A Place at the Table

A Place at the Table…

If I could be transported back in time to experience a Bible story first-hand, the choice would be difficult. But for today, I am going to ponder having a place at the table, when Jesus shared his final meal and message with the apostles. We know it as The Last Supper.

It’s one of the world’s  most iconic art works, originally painted on a stone wall, over five hundred years ago, at a convent in Milan, Italy. It’s a large mural, approximately fifteen by thirty feet in size. The Last Supper portrays Christ’s inner circle of disciples, responding to the revelation that there was a traitor in their midst. Imagine having a place at the table – your feet washed by the Master and then hearing the final instructions of Christ.

Staying Close…

Meal times in the Middle East were akin to our modern day picnic on a blanket. The food was laid on the floor, on a piece of cloth, or perhaps on a slightly raised platform of sorts. There may have been pillows to recline on and you would eat either sitting down or lying on your side. We know from the gospel accounts, that the honored place at the table, reclining next to Jesus, was the Apostle John.

John is known as the “beloved disciple”, a description by the way, that is not intended to produce envy or exclusivity in our hearts. Wasn’t Jesus close to everyone? Does He not love us all the same? True, but He was mentoring and preparing John to take his place as a literal son, to care for His mother, after His death. Who knows? John’s place at the table may have been needful for those specific instructions. There is also the element of receptivity and response. Perhaps John pressed in a bit more to go deep in his relationship with Christ.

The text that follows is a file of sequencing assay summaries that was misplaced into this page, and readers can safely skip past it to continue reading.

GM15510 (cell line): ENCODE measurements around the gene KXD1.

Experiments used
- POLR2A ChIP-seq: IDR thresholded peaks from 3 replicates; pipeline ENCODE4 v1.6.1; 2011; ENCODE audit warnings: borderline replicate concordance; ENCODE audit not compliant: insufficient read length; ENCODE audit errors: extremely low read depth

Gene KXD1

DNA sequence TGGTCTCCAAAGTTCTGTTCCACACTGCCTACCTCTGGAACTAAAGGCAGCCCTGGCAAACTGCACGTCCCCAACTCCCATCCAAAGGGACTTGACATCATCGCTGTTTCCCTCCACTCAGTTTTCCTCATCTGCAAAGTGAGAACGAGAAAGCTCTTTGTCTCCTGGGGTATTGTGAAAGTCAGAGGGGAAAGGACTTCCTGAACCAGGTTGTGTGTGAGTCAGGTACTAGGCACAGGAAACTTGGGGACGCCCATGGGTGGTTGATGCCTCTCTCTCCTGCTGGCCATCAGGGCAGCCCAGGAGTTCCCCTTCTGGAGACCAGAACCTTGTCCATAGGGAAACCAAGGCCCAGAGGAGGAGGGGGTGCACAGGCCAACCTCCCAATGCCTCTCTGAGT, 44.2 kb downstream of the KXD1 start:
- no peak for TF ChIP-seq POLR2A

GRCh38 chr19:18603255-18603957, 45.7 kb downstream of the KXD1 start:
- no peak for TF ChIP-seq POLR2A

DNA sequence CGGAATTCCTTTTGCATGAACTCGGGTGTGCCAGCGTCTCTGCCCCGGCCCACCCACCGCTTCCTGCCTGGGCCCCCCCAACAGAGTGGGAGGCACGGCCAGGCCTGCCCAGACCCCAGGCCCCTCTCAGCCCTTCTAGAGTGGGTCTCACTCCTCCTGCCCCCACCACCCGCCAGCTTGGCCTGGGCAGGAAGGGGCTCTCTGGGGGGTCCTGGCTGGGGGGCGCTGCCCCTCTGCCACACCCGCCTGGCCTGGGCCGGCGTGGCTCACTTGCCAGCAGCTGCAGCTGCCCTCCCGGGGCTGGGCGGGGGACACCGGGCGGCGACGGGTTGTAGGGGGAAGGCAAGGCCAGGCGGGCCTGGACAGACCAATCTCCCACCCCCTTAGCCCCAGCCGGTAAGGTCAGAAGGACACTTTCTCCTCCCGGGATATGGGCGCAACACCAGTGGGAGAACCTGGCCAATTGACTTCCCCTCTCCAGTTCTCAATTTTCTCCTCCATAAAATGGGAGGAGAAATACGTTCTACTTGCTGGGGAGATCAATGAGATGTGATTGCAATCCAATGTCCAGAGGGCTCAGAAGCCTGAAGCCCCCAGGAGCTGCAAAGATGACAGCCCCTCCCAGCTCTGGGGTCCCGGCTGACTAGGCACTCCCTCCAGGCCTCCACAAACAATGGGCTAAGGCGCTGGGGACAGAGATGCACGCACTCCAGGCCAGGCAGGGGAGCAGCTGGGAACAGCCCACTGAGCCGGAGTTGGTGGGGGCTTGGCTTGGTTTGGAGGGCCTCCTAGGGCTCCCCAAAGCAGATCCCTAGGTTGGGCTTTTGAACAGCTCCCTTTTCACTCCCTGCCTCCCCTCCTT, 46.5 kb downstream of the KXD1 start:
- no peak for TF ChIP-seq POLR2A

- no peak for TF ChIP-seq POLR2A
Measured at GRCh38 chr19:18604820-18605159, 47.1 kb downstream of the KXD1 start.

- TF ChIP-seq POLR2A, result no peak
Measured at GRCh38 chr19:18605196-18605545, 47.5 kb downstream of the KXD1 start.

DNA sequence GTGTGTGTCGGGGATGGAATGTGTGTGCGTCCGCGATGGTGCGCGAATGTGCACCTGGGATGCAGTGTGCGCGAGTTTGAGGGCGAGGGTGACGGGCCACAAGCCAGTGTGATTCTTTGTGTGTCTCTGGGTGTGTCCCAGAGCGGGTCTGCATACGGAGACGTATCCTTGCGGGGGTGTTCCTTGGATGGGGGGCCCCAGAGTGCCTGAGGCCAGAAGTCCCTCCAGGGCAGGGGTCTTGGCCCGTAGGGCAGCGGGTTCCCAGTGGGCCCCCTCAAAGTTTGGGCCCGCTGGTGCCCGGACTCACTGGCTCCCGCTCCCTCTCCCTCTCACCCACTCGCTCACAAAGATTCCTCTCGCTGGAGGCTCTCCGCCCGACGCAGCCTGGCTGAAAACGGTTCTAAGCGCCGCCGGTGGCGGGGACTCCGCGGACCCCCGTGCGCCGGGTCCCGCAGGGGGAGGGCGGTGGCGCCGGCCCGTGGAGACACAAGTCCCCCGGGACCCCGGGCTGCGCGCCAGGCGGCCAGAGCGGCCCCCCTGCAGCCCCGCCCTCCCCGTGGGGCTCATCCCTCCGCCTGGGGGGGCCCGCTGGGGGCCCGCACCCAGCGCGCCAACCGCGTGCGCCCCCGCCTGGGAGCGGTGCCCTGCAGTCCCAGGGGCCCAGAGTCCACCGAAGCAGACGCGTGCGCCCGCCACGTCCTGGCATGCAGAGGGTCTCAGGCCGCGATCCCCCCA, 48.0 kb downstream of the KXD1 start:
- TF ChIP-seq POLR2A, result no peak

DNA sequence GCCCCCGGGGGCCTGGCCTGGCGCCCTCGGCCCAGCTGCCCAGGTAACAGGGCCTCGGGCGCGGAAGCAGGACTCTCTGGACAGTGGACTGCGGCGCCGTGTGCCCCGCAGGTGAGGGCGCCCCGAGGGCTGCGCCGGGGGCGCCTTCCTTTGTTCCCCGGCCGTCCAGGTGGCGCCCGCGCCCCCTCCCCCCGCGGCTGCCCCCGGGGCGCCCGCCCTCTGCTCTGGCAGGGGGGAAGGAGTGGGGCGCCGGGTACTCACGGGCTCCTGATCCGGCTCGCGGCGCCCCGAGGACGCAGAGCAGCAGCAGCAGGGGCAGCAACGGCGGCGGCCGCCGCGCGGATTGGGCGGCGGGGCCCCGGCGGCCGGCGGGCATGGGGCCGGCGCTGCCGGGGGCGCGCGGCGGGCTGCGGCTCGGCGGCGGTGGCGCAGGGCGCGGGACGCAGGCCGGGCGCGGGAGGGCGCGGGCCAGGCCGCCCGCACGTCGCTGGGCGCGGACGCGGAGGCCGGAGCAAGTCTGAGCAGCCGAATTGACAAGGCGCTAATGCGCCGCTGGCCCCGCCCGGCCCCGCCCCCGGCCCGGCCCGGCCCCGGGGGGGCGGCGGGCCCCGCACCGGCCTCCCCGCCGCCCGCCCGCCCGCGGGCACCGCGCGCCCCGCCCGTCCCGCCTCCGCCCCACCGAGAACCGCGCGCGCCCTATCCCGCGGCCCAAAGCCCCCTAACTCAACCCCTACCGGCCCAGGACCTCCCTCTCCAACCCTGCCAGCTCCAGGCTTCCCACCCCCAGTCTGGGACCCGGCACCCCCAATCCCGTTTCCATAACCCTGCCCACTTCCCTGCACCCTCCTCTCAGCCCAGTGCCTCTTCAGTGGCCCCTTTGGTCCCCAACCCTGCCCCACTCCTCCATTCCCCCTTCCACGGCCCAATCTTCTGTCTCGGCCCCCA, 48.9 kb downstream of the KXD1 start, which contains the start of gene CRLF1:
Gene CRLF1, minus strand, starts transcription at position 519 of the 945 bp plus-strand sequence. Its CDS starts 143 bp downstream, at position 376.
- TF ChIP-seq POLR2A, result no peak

Our place at the table today is in close proximity to Christ. “And He raised us up together with Him and made us sit down together [giving us joint seating with Him] in the heavenly sphere [by virtue of our being] in Christ Jesus (the Messiah, the Anointed One). Eph.2:6 (AMPC) We all have the same relational access. The choice to abide there, is our daily opportunity.

Escorts Unto Enlargement…

Desiring to walk in the “beloved” status for which we are all qualified, will entail the embrace of restraints along the way. Unlikely allies will include: suffering, disciplined yielding, and living the crucified life. Jesus certainly modeled this for us. For John, decades of ministry adventures were his reward, but in his final years he was banished to a Roman penal colony. The older I get, the more I understand and appreciate the story-line of my life. The ebbs and flows once deemed narrow and constricting, prove to be escorts unto enlargement.

More than likely, John anticipated his retirement to be as a Roman prisoner, not an end time prophet who would pen a book for the ages. It behooves us to never call any chapter the final one. John saw his beloved Jesus, but it wasn’t the upper room Jesus or the resurrected earthly form of Christ. It was the ascended glorified Christ, overwhelmingly glorious to where John “fell at His feet as though dead.” Jesus placed His right hand on John and spoke to him. The narrative brings us directly into the mission at hand, but I wonder if Jesus may have taken at least a moment to embrace His faithful follower?

Leaning on Jesus’ bosom had to be a comforting memory for John on Patmos, even as Jesus was sustained during earth’s hardships, by being in the bosom of the Father. “No one has seen God at any time. The only begotten Son, who is in the bosom of the Father, He has declared Him.” Jn 1:18 This is my place at the table, from which I want to live and speak.

People see God the clearest in me when I am actively reclining in the bosom of the Father.


Photo by GEORGE DESIPRIS on Unsplash